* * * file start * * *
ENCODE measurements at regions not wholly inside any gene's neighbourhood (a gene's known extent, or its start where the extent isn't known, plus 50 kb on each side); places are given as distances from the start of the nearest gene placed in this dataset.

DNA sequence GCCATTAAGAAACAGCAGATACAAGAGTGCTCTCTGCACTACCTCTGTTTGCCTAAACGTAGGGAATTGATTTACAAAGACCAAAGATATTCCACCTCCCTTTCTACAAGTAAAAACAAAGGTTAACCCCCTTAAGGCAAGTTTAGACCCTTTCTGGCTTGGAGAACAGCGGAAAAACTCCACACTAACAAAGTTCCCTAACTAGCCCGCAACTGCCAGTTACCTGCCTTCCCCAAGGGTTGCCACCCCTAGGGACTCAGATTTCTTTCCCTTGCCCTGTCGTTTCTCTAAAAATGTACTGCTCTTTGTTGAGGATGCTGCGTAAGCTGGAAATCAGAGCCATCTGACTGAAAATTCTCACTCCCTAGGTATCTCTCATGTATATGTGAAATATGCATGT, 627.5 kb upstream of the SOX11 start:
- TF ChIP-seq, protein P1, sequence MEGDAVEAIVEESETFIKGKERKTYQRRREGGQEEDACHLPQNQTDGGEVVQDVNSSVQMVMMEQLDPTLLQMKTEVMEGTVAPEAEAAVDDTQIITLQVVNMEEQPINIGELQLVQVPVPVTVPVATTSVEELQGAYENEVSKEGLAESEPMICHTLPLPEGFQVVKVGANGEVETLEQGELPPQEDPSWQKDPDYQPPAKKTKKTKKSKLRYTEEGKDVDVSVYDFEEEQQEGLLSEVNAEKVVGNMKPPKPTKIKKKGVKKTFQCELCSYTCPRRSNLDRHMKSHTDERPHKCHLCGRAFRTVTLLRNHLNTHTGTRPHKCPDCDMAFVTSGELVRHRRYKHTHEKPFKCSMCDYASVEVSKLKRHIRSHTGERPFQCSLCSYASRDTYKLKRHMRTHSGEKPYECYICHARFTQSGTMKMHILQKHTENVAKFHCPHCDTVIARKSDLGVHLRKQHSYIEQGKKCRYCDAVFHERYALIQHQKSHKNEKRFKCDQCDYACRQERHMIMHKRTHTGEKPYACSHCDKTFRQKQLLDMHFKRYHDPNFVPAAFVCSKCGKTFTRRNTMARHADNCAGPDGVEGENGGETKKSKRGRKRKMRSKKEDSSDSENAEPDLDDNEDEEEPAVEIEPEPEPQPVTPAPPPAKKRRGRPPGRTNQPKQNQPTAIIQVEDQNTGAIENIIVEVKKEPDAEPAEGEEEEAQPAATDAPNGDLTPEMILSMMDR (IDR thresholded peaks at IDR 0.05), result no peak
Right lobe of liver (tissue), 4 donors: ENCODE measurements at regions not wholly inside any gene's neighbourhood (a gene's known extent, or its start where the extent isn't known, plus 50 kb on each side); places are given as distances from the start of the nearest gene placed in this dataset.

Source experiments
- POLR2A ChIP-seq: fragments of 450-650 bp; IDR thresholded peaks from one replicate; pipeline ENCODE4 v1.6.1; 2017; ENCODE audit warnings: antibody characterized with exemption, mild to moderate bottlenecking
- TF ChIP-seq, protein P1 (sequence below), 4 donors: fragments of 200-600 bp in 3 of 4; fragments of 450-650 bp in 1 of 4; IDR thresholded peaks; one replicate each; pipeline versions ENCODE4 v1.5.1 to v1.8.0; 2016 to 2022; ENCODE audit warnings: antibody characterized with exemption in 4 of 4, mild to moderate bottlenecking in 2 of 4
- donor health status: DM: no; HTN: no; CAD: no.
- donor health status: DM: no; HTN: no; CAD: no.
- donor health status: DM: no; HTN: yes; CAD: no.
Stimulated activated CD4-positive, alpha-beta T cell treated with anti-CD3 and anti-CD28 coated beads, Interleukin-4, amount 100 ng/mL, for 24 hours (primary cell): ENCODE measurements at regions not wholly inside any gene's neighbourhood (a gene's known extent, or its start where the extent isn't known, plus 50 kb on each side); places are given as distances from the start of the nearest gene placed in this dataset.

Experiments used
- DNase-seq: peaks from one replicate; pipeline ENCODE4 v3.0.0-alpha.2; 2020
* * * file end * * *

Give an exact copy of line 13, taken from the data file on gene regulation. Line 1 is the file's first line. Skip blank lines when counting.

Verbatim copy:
- DNase-seq: peaks from one replicate; pipeline ENCODE4 v3.0.0-alpha.2; 2020